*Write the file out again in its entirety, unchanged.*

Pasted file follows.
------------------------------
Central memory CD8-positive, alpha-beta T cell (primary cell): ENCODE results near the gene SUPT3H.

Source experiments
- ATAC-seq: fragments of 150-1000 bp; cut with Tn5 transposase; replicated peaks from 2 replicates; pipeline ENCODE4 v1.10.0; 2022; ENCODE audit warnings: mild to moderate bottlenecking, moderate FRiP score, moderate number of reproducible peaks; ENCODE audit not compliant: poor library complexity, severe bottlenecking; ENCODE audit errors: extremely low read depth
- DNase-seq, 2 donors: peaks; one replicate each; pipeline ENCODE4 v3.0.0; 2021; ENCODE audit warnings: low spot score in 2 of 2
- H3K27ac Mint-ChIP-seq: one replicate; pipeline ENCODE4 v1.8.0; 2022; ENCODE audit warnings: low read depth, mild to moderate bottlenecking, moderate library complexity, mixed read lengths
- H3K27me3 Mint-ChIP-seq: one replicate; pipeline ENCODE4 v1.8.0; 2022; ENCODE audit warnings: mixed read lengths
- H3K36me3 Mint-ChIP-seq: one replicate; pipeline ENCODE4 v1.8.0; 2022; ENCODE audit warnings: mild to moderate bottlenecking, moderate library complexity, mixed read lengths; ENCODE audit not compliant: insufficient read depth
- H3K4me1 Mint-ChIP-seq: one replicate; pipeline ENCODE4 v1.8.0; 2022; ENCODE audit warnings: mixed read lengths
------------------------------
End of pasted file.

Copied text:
Central memory CD8-positive, alpha-beta T cell (primary cell): ENCODE results near the gene SUPT3H.

Source experiments
- ATAC-seq: fragments of 150-1000 bp; cut with Tn5 transposase; replicated peaks from 2 replicates; pipeline ENCODE4 v1.10.0; 2022; ENCODE audit warnings: mild to moderate bottlenecking, moderate FRiP score, moderate number of reproducible peaks; ENCODE audit not compliant: poor library complexity, severe bottlenecking; ENCODE audit errors: extremely low read depth
- DNase-seq, 2 donors: peaks; one replicate each; pipeline ENCODE4 v3.0.0; 2021; ENCODE audit warnings: low spot score in 2 of 2
- H3K27ac Mint-ChIP-seq: one replicate; pipeline ENCODE4 v1.8.0; 2022; ENCODE audit warnings: low read depth, mild to moderate bottlenecking, moderate library complexity, mixed read lengths
- H3K27me3 Mint-ChIP-seq: one replicate; pipeline ENCODE4 v1.8.0; 2022; ENCODE audit warnings: mixed read lengths
- H3K36me3 Mint-ChIP-seq: one replicate; pipeline ENCODE4 v1.8.0; 2022; ENCODE audit warnings: mild to moderate bottlenecking, moderate library complexity, mixed read lengths; ENCODE audit not compliant: insufficient read depth
- H3K4me1 Mint-ChIP-seq: one replicate; pipeline ENCODE4 v1.8.0; 2022; ENCODE audit warnings: mixed read lengths